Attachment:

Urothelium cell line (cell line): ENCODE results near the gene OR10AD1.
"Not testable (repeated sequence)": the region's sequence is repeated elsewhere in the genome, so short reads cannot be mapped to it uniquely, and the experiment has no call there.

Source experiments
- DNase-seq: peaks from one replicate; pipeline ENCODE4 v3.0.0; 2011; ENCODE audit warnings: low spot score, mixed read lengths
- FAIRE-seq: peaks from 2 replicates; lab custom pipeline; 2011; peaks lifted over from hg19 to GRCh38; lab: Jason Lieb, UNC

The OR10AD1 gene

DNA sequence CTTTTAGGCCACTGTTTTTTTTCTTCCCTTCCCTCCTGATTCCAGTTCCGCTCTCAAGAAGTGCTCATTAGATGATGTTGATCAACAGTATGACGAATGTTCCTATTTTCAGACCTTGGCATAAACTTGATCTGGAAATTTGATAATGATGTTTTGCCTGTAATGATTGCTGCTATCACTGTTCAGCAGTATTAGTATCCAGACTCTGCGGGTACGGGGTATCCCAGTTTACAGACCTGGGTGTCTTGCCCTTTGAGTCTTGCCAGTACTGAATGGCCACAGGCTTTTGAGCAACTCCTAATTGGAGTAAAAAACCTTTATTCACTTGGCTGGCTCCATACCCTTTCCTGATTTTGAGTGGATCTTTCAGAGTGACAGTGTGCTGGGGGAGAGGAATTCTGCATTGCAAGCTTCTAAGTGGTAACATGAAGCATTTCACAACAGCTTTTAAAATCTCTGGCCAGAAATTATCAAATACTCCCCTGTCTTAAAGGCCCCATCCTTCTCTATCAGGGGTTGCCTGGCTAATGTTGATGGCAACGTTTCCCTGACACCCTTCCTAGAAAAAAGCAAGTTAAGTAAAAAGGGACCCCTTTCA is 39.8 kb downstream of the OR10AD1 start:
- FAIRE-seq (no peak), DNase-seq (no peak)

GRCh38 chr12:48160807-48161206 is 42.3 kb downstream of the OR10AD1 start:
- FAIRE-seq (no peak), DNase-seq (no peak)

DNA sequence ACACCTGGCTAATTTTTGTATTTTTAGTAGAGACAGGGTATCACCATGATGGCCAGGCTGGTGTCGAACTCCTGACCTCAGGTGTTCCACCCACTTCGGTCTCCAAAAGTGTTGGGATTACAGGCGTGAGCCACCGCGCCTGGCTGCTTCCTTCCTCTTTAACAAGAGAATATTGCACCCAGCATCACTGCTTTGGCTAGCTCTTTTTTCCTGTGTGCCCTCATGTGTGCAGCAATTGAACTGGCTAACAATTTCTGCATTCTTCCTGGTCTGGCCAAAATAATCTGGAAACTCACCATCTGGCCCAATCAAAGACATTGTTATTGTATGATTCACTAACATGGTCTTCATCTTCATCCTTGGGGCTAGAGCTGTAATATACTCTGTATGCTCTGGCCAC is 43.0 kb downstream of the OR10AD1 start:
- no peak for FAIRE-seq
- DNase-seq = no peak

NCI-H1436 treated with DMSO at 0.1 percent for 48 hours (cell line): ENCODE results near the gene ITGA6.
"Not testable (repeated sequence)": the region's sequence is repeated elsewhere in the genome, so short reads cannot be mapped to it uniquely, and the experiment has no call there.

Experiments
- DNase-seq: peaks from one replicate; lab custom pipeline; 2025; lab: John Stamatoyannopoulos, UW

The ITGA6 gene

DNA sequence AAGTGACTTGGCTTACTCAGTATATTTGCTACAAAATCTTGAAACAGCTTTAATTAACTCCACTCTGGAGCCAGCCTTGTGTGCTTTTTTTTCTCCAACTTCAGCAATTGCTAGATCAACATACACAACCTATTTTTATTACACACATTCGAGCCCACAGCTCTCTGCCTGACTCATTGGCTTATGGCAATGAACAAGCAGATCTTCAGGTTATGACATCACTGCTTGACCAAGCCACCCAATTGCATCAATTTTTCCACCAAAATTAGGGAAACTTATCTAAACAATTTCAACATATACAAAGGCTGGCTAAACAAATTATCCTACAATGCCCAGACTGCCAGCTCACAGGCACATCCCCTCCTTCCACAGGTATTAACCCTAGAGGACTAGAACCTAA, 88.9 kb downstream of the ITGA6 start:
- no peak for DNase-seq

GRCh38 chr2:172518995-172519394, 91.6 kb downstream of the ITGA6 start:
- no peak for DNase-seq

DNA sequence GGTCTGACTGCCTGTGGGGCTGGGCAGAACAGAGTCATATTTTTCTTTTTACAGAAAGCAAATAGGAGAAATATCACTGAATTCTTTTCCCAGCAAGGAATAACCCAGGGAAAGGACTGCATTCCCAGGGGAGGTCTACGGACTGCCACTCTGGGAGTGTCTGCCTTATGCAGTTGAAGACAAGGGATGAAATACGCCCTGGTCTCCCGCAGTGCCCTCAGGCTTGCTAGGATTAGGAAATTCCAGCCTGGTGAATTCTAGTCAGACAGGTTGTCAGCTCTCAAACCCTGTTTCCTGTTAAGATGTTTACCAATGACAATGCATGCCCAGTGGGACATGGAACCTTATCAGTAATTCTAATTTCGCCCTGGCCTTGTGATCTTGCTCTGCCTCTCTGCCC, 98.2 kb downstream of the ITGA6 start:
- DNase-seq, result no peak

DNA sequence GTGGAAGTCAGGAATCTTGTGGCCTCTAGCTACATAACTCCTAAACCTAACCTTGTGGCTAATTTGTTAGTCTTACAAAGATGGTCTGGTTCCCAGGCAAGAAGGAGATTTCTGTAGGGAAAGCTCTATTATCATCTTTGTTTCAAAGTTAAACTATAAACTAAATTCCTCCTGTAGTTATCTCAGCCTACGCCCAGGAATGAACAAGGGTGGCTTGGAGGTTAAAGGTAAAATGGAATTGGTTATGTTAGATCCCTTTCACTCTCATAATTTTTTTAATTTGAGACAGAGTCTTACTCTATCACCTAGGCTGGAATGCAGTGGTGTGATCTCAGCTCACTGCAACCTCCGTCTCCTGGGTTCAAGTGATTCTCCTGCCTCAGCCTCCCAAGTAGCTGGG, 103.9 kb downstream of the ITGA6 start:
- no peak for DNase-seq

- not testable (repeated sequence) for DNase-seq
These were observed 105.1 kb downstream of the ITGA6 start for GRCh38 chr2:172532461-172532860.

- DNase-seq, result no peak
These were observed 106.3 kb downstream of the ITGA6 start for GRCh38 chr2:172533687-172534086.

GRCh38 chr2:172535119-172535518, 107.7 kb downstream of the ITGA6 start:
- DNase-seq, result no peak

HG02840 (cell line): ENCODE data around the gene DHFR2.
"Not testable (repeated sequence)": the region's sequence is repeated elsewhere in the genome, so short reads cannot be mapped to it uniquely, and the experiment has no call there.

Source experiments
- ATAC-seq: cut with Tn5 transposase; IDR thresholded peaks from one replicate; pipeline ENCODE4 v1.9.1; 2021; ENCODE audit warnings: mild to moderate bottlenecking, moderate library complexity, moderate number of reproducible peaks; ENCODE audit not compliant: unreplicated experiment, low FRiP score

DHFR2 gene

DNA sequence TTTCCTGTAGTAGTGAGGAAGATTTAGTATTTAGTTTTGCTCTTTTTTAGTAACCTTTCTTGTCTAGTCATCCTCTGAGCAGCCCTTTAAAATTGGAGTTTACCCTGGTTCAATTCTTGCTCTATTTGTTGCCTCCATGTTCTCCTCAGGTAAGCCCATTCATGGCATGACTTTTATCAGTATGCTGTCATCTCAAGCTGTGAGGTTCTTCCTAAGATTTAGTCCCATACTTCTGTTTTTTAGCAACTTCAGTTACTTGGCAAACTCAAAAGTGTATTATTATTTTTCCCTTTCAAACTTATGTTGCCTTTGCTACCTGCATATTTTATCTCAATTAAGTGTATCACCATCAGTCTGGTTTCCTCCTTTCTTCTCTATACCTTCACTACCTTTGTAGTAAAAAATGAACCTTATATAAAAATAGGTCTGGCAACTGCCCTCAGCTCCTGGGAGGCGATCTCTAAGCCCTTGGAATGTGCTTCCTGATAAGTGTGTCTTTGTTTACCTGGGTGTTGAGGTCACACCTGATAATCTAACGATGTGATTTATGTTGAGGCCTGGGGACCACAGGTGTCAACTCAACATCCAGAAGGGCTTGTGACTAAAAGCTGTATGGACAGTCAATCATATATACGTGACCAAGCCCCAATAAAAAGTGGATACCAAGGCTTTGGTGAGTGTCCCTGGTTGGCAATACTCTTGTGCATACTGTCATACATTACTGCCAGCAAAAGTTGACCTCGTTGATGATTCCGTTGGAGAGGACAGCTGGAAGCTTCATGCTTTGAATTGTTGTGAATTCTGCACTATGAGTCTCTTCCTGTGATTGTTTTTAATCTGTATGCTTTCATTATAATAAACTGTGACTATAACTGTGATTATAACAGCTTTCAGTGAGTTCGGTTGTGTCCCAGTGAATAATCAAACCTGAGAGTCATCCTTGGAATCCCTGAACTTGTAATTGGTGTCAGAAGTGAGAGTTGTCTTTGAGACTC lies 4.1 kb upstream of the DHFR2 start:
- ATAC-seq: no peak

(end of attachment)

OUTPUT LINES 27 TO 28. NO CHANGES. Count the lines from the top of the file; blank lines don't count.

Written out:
- not testable (repeated sequence) for DNase-seq
These were observed 105.1 kb downstream of the ITGA6 start for GRCh38 chr2:172532461-172532860.